Just last week, in our weekly report, we had stated that if there are signs that the economy is picking up and that higher interest rates are justified, there will be bloodbath on Wall Street. Link to last week’s report is here: https://futurewealthllc.com/research/.

As if on cue, following remarks by Fed Chair Powell that reopening of the economy could cause inflation to move up, the stock market started to decline. Technology shares took the brunt and treasury yields climbed causing bond values to drop. It appears that the markets were looking for the Fed to voice some form of support with a possible nod toward adjusting the Fed’s asset purchase program. But, that didn’t happen and the sell off worsened. At its nadir, the Nasdaq had wiped out all the gains for the year and S&P 500 was flat.

By the end of the day on Friday, markets finally began to rebound possibly indicating the worse may be behind us. Or is it?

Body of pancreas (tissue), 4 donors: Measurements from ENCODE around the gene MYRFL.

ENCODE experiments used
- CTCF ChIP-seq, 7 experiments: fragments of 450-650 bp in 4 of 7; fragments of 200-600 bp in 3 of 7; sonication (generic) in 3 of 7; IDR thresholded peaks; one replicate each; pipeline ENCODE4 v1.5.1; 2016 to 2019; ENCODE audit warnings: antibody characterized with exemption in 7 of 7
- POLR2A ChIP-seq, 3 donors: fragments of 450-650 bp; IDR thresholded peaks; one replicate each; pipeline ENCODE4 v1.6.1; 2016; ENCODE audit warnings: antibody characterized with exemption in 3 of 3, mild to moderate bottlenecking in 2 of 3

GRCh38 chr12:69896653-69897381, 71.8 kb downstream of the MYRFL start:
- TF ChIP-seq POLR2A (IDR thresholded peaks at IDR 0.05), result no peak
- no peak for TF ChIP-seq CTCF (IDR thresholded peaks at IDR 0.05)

Future Wealth’s View

When the economy on its way to reopening fully and unemployment numbers start to drop, it is only fair to expect that inflation that has been so low for so long and interest rates that have been the lowest in many years, will inch up. Expecting the Fed to indicate that they will raise interest rates to contain inflation is too much to ask too soon. The economy is nowhere near full employment and inflation would have to be sustained at a level above 2% to warrant the Fed to make any moves.

In many ways, the sell off last week was needed to get some semblance of fair valuation in the markets. Now that we have that behind us, we at Future Wealth, believe that markets will begin to move up again as second and third quarters of this year could present real strong earnings by corporations that would reinforce the “reopening trade” philosophy.

That is not going to stop investors from speculating if the Fed is waiting too long to raise interest rates  and in doing so, plant another scare into the market. As always, it is best to take a long term view and not be distracted by day to day stock movements.